What You Can Do When You Feel the Warning Signs of a Bad Alignment

February 11th, 2022 by

A car is shownon a lift in a garage before a mechanic preforms an auto alignment near you.

Keeping your wheels properly aligned seems like a pretty simple thing, but you’d probably be surprised to hear that it is one of the most common issues we need to deal with at our service center. Folks often ask, does your car shake when you need an alignment? This is actually one of the major warning signs of a bad alignment. When it comes to your car’s alignment, you need to listen to your vehicle. It is often trying to tell you that you are having a problem. If you notice any of these warning signs illustrated below, you’ll need to search for “auto alignment near you.”

At Thomas Nissan of Joliet, our service center is standing by to help you with all your vehicular needs, including adjusting the alignment of your car. Our team of trained technicians will give your car a comprehensive check to make sure that whatever is wrong with your vehicle isn’t a symptom of a bigger problem. In this way, we tackle the cause of the service problem to keep your car on the road running smoother and longer than you can imagine. Moreover, fixing the alignment will help you with a number of different issues going forward.

How Do I Know I Have a Problem With My Alignment?

Shake, Rattle and Roll may have been a big follow-up hit for ’50s legend Bill Haley & the Comets, but it is the last thing you want to have happen with your car. That shaking is one of the critical symptoms of an alignment that has gone out of whack. Here are some others that might be a symptom.

Do you notice your vehicle pulling to one side? This problem might also be caused by wheels that are no longer aligned. This is similar to having to keep your steering wheel at a slight angle to keep your car going straight. Wheels need to be trued up with one another, or you are going to have issues with your car’s steering, leading to pulling or steering problems.

Some symptoms of a bad alignment are auditory. If your wheels squeak when you make a turn, or your wheel makes noises when steering, then this could also be caused by an issue with the alignment. Those noises are not normal but are your car trying to tell you there is a problem.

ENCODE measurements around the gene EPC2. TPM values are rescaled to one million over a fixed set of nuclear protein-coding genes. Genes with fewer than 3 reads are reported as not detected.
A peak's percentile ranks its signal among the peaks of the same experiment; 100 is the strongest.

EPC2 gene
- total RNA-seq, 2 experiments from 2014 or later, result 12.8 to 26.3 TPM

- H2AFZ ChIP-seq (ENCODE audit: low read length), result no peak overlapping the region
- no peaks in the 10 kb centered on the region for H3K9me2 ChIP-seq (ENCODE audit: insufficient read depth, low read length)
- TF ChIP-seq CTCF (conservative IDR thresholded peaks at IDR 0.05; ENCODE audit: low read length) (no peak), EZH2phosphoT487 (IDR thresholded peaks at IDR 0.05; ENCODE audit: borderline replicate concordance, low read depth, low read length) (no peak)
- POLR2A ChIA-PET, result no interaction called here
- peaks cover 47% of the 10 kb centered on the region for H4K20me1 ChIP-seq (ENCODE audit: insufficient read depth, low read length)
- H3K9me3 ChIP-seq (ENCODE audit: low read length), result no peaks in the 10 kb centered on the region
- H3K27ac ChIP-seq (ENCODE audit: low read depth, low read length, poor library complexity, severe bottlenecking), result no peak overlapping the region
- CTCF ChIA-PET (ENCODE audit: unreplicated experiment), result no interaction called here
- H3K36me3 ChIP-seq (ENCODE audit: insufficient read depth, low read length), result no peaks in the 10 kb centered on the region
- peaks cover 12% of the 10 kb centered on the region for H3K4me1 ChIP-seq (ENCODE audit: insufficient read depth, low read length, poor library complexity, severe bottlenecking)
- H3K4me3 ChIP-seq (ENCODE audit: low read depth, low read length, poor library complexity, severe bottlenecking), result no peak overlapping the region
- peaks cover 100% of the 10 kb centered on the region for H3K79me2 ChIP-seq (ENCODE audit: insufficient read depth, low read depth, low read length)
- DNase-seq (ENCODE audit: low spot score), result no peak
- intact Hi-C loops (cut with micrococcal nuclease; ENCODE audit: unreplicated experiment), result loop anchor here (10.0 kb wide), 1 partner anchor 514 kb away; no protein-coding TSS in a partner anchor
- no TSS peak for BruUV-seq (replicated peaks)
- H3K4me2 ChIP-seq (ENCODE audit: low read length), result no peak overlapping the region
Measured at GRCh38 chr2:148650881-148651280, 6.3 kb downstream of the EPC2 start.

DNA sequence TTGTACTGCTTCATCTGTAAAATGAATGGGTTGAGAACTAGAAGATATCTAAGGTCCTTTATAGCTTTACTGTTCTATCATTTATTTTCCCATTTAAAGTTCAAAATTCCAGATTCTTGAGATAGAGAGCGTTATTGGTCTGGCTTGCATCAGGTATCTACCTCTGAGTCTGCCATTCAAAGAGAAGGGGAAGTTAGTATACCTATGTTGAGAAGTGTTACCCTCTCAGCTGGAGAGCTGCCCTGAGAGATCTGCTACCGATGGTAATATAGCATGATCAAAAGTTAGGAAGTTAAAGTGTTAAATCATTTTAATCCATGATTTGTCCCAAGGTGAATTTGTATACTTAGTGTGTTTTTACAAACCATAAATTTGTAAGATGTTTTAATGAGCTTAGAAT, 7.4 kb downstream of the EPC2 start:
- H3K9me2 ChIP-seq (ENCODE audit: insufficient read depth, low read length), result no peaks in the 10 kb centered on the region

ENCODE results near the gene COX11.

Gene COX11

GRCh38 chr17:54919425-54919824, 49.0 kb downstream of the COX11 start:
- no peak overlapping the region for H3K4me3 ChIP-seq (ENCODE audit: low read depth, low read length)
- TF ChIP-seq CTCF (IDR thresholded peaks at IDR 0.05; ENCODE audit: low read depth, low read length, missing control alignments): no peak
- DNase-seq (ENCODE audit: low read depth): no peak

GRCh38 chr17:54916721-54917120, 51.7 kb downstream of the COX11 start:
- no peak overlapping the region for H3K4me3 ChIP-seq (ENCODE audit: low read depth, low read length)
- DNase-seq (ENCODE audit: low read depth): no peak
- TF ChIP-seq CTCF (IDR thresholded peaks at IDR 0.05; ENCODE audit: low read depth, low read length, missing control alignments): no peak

Finally, you can identify poorly aligned wheels visually. One key symptom is uneven wear on your tires. Think about it. Misaligned wheels will cause differing wear on tA black car is shown in close up during an auto alignment.e tires. In fact, this uneven wear can make the bad alignment worse, as your car will favor one side even more as the tires become more worn. If you notice any of these symptoms, it is time to bring your car in for an alignment.


What Causes a Bad Alignment?

There are a number of different things that can cause your car’s tires to become misaligned. The most common reason is an accident. Many folks report the symptoms of the bad alignment after they have struck a curb or hit a particularly deep pothole. This causes the stress to be centered on one wheel as opposed to all four.

While the term is called tire alignment, this can be a bit misleading. The tires become misaligned through the interaction of the wheel and the shocks and struts that make up your car’s suspension system. If the shocks and struts get worn out, this could also affect your car’s alignment. While this usually happens to older cars, it still pays to have this checked out if you are experiencing difficulties.

The final cause of a bad alignment is actually quite simple. Your car’s manufacturer has set the proper pressure for the tires on your vehicle. This is measured in psi and often appears on the bottom of the interior door well on the driver’s side of your car. If you don’t keep your car’s four tires inflated to the proper pressure, you can begin to get symptoms of a bad alignment. Similarly, this can happen if you fail to routinely rotate your tires. The tires will eventually wear unevenly, which can lead to other problems, including the need to incur the cost of a new set of tires.

What Gets Adjusted During an Alignment?